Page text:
FILED: November 12, 2008







Clatsop County Circuit Court

Philip L. Nelson, Judge.

Argued and submitted on July 31, 2008.

Travis S. Eiva, Deputy Public Defender, argued the cause for appellant.† With him on the brief was Peter Gartlan, Chief Defender, Legal Services Division, Office of Public Defense Services.

Denis M. Vannier argued the cause for respondent.† On the brief were Hardy Myers, Attorney General, Mary H. Williams, Solicitor General, and Anna M. Joyce, Assistant Attorney General.

Before Haselton, Presiding Judge, and Armstrong, Judge, and Carson, Senior Judge.




Defendant appeals his conviction for driving under the influence of intoxicants (DUII), ORS 813.010, assigning error to the trial courtís denial of his motion to suppress evidence of his performance of field sobriety tests.† In light of State v. Miller, 345 Or 176, 191 P3d 651 (2008), we affirm.

Defendant argues that the evidence should have been suppressed under Article I, section 9, of the Oregon Constitution because the trooper unlawfully arrested him by handcuffing him and transporting him a quarter of a mile in the back of a patrol car during an investigation of a traffic accident, and then exploited that illegality in obtaining his consent to perform field sobriety tests.† Based on the trooper's testimony that he had "reasonable suspicion that [defendant] might have been involved with [the] crash," the trial court concluded that the arrest was unlawful because the trooper lacked subjective probable cause to arrest defendant.† See, e.g., State v. Pollock, 337 Or 618, 622-23, 102 P3d 684 (2004) (for probable cause to exist, "[a]n officer must subjectively believe that a crime has been committed and thus that a person or thing is subject to seizure, and this belief must be objectively reasonable in the circumstances") (quoting State v. Owens, 302 Or 196, 204, 729 P2d 524 (1986)).† Specifically, the court stated:

"The only factor [that] makes the officer's detention of defendant illegal is his lack of subjective belief [that] he had probable cause to believe defendant was the driver of the vehicle.† There was sufficient probable cause to indicate defendant was impaired and if the officer had not quantified his subjective belief, there would have been a basis to infer he had that intent."†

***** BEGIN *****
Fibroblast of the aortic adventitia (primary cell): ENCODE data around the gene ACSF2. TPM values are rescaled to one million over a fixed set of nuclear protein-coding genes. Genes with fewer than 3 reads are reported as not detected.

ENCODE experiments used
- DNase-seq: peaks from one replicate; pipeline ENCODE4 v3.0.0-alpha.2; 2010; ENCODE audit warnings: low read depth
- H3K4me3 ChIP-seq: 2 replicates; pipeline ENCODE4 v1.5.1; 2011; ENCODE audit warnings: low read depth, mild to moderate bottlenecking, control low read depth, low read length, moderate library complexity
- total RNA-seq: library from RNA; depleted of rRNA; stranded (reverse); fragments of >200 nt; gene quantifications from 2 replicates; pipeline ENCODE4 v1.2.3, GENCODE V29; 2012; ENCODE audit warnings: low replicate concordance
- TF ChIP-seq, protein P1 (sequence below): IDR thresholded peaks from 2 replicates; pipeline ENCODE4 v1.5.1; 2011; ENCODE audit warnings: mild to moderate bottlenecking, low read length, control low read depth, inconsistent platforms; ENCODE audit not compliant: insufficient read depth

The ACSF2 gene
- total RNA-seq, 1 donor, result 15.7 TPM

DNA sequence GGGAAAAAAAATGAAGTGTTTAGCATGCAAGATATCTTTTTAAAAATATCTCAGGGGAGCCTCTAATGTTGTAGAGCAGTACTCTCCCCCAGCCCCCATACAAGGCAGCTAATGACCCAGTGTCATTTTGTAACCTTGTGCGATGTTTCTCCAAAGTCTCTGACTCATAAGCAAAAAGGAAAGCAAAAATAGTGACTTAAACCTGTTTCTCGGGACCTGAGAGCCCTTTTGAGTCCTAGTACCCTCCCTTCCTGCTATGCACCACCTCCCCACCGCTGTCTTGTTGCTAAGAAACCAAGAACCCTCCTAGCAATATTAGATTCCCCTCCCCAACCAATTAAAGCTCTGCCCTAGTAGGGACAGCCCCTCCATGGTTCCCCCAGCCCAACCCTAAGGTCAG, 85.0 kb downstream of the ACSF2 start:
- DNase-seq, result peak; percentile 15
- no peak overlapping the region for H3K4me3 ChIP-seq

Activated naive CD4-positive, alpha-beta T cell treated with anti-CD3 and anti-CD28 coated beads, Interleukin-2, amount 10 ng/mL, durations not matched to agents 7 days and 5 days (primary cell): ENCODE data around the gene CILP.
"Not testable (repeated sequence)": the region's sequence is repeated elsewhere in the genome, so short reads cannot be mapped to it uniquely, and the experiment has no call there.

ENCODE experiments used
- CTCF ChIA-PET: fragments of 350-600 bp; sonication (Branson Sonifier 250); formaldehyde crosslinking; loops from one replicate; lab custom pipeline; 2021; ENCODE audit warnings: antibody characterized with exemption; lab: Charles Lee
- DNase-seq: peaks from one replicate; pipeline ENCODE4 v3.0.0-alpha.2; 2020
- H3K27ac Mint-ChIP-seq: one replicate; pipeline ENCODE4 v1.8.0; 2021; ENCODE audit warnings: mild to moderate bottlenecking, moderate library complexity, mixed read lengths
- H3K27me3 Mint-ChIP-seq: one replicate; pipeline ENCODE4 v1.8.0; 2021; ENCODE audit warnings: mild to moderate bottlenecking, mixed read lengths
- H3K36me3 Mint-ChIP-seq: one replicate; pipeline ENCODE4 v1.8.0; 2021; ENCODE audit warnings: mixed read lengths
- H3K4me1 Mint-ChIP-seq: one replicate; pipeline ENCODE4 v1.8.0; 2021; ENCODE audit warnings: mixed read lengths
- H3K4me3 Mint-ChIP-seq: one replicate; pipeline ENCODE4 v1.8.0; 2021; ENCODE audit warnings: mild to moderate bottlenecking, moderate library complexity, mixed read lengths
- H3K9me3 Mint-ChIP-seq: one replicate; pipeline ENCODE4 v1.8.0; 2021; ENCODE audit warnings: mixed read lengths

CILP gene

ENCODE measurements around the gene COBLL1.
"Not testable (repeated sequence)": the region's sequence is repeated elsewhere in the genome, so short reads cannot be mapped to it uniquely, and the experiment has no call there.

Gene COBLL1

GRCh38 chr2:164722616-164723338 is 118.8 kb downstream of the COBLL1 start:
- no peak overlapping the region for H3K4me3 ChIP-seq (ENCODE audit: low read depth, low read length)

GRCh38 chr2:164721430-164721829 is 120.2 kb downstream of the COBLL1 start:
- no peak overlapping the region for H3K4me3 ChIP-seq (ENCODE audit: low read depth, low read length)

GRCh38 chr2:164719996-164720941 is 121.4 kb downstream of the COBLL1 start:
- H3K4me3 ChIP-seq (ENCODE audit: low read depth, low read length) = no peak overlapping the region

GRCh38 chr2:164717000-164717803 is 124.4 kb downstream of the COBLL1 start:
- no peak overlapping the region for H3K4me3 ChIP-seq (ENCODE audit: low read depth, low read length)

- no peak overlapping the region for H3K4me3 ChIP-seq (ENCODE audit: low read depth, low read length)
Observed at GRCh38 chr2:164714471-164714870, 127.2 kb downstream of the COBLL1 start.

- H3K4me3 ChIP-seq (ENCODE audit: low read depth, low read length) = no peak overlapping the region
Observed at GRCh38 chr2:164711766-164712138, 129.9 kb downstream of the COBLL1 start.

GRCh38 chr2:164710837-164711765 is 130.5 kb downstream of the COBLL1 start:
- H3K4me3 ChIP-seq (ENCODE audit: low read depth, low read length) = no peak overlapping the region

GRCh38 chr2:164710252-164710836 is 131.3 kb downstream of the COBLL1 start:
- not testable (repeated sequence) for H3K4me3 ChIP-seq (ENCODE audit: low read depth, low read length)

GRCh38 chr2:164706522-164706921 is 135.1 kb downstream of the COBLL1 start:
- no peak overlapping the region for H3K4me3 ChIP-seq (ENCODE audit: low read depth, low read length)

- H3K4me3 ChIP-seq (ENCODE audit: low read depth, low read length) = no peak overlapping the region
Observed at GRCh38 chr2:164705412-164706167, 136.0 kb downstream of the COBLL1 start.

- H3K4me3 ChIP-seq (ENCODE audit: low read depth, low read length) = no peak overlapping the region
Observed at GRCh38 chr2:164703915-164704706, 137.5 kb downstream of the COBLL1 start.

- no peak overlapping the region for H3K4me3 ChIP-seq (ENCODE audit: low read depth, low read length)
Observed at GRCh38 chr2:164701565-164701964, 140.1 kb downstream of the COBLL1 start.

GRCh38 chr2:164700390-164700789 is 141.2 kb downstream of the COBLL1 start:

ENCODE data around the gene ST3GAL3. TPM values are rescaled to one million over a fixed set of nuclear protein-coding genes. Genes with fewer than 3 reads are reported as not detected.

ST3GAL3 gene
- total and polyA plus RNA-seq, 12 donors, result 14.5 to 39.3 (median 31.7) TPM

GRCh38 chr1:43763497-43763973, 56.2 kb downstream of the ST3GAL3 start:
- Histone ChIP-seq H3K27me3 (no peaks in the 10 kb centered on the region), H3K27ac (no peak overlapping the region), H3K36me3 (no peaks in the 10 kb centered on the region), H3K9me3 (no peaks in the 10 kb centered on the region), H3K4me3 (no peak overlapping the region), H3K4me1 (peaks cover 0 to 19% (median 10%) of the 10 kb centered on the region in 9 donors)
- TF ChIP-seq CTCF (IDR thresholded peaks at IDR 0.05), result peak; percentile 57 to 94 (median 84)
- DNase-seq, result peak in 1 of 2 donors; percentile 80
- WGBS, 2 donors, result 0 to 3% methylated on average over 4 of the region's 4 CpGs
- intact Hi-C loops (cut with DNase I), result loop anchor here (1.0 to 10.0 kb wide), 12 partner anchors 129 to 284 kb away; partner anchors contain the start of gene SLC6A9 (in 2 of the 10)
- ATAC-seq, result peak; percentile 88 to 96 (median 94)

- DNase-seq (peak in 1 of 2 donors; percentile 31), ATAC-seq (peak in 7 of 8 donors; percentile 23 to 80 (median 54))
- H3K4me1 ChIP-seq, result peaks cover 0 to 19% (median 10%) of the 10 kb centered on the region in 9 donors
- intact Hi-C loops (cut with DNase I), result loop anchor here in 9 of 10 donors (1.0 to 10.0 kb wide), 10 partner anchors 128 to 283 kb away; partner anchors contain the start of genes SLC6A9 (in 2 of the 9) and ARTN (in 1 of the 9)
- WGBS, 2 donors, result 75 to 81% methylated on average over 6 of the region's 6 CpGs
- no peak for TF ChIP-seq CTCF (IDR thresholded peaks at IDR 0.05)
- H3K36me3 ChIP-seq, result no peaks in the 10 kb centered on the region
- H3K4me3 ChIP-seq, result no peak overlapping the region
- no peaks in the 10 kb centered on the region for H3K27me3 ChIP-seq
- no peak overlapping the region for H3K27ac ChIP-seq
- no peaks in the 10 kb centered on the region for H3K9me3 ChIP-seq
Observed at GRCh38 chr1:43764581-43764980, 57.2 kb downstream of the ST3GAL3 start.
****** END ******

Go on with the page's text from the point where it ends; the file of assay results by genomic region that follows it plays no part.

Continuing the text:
The court, however, denied defendantís motion on the ground that the evidence was not obtained in exploitation of the unlawful arrest.† In Miller, decided after the parties briefed and argued this case, the Supreme Court clarified that a deputy's "in-court assessment of his or her degree of suspicion" is not dispositive regarding whether an arrest was justified by probable cause.† 345 Or at 188.† Rather,

"[f]or the purposes of the subjective component of the probable cause inquiry, it is sufficient if the trial court finds (and there is evidence to support its findings) that the officer reasonably believed that he had lawful authority to act, even if the officerís subjective basis for acting turns out to be incorrect."†

Id. at 186.†

Here, the trooper discovered defendant--at 4:00 in the morning--standing alongside the shoulder of the highway a quarter mile south of where the trooper knew there had been a single-car rollover accident.† The trooper knew that the driver of the car had fled south.† Defendant was soaking wet and covered in mud, he smelled strongly of alcohol, his speech was slurred, and he was "basically stumbling around" unable to maintain his balance.† Given those circumstances, the trial court could determine that the trooper knew of facts sufficient to establish probable cause to believe that defendant had committed the offense of DUII and that the trooper acted in response to those facts.† Even though the trooper mistakenly believed that, legally, those facts created only a reasonable suspicion sufficient to stop defendant, he nonetheless "reasonably believe[d] that [his] conduct [was] legally justified, and * * * acted on that belief in restraining * * * defendantís liberty."† Id. at 188.† Thus, the officer's belief was enough to satisfy the subjective component of the probable cause inquiry.† Those facts are also sufficient to establish objective probable cause. Accordingly, we affirm the denial of defendantís motion to suppress, albeit on a different ground than that on which the trial court relied.† See Outdoor Media Dimensions Inc. v. State of Oregon, 331 Or 634, 659-60, 20 P3d 180 (2001) (describing "right for the wrong reason" principle).


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